Long term seagrass monitoring in Cairns Harbour and Trinity Inlet: November 2007

Rasheed, M.A., McKenna, S.A., Sankey, T.L., and Taylor, H.A. (2008) Long term seagrass monitoring in Cairns Harbour and Trinity Inlet: November 2007. Report. Department of Primary Industries and Fisheries (DPI&F), Cairns, QLD, Australia.

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Abstract

This report details results from the November 2007 seagrass monitoring survey for Cairns Harbour and Trinity Inlet conducted as part of an annual long term monitoring program. The monitoring program was established following a baseline survey in December 2001 and examines selected representative seagrass meadows in Cairns Harbour and Trinity Inlet. Total area of each monitoring meadow, species composition and seagrass density (above ground biomass) were measured for comparison with previous surveys. Results of the program are used to assess potential impacts of port activity on seagrass meadows and as an overall indicator of marine environmental health of the port. In 2007 seagrasses in Cairns were generally healthy with:

• Total area of seagrass meadows the highest since monitoring began in 2001.

• The continued expansion of a high density meadow that began forming in 2005.

• Recovery of subtidal meadows in Trinity Inlet reversing recent declining trends.

While several key indicators pointed to overall good health of seagrasses there were differences between meadows. The large meadows located on the banks adjacent to Cairns Harbour have had three consecutive years of biomass decline despite significant gains in area. These changes however appeared to be consistent with the prevailing climate conditions in the area and for other similar seagrass areas monitored in north Queensland. The results of seagrass monitoring indicate that current port activities such as dredging and shipping movements through the channel had not resulted in substantial impacts on seagrasses. However other events have the potential to increase the vulnerability of seagrasses to such impacts in the future. The area is facing a range of impacts from both natural causes and the cumulative effects of urban, industrial and port developments. Recent events such as substantial wet season runoff and sediment inputs from developments in the harbour had the potential to reduce the natural resilience of seagrasses in the region. The increased abundance of seagrass in Cairns Harbour may have flow on effects for fisheries in the area especially tiger and endeavour prawns which utilise these areas as a nursery ground. There was also an increase in seagrass species that are preferred as a food source by dugong and green turtles. The results suggest that the marine environment in the port was in a good condition. In Cairns seagrasses are located in proximity to major infrastructure, dredged channels and urban and industrial discharges and are thus ideally placed as an indicator of marine environmental health.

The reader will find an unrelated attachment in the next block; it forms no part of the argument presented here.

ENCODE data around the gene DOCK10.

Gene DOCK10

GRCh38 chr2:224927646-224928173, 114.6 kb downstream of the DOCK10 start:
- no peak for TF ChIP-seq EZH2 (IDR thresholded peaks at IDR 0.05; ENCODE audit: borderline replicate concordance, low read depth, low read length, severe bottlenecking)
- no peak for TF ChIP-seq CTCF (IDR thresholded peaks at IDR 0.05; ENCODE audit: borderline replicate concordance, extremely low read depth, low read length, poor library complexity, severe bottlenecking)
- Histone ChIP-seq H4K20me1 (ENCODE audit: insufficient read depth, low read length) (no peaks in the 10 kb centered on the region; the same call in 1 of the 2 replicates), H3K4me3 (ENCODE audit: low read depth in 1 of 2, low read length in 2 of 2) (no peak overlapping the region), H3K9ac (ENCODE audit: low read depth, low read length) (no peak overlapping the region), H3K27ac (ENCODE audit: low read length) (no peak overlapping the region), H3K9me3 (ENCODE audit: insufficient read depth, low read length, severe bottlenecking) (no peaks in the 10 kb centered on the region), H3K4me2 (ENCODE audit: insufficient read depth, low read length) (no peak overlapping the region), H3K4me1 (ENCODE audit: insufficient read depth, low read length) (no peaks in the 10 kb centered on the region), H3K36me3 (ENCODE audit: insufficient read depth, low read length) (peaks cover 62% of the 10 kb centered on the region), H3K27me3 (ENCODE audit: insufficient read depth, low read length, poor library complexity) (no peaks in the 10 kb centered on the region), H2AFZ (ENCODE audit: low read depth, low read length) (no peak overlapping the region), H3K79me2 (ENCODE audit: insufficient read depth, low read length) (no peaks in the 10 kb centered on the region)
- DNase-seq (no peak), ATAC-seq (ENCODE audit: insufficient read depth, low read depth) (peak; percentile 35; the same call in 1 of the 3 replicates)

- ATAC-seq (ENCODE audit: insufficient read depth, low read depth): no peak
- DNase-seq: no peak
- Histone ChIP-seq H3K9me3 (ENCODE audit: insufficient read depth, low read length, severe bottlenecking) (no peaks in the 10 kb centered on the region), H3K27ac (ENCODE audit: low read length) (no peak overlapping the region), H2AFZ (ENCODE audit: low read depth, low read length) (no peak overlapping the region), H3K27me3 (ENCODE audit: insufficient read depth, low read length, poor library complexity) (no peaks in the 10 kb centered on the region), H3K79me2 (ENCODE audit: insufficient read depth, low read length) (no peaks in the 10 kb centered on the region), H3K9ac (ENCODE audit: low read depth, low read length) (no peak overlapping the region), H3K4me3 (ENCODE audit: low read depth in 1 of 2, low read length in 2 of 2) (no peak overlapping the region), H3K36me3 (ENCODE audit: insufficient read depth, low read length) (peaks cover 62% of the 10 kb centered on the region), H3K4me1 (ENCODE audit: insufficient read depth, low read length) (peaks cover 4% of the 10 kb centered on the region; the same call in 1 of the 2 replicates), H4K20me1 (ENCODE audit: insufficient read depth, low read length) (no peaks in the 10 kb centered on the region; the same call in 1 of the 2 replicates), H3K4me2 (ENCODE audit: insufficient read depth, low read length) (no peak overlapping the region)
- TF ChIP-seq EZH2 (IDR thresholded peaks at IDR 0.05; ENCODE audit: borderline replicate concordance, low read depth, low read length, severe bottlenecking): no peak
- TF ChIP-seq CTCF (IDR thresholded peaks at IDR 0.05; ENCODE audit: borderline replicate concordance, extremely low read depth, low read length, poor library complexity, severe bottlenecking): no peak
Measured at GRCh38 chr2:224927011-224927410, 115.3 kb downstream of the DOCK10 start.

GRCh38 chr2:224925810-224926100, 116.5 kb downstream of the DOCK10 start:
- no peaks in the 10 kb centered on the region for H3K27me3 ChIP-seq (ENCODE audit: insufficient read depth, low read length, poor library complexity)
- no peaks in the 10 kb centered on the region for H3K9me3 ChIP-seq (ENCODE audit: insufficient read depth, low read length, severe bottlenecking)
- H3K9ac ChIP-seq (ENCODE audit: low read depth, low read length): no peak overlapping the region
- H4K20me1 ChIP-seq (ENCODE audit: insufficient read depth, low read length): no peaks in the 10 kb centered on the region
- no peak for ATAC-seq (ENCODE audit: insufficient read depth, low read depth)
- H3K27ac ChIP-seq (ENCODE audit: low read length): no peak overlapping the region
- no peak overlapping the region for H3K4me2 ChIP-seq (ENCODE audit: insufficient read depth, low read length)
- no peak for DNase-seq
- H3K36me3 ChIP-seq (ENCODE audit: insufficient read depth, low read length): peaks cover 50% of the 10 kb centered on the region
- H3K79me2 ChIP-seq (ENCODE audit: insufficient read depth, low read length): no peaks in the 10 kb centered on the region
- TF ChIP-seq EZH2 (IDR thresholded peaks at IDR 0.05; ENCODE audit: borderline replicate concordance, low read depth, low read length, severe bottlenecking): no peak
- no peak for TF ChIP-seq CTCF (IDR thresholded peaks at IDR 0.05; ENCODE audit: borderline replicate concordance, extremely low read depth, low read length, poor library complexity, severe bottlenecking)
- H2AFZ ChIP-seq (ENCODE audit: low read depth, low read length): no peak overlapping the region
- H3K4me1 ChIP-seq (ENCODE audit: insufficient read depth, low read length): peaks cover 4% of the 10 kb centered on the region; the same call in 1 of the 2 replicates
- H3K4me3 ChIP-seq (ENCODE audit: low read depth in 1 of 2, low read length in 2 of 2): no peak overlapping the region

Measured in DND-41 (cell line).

Item ID: 39888
Item Type: Report (Report)
Keywords: seagrass habitats, port management, recovery, resilience, dredging, marine monitoring, environmental monitoring
ISSN: 0727-6273
Funders: Cairns Port Authority (CPA), Qld Department of Primary Industries and Fisheries (DPI&F)
Projects and Grants: DPI&F Marine Ecology Group (MEG)
Date Deposited: 25 Aug 2015 05:45
FoR Codes: 05 ENVIRONMENTAL SCIENCES > 0502 Environmental Science and Management > 050205 Environmental Management @ 50%
05 ENVIRONMENTAL SCIENCES > 0502 Environmental Science and Management > 050206 Environmental Monitoring @ 50%
SEO Codes: 96 ENVIRONMENT > 9605 Ecosystem Assessment and Management > 960503 Ecosystem Assessment and Management of Coastal and Estuarine Environments @ 50%
96 ENVIRONMENT > 9605 Ecosystem Assessment and Management > 960507 Ecosystem Assessment and Management of Marine Environments @ 50%
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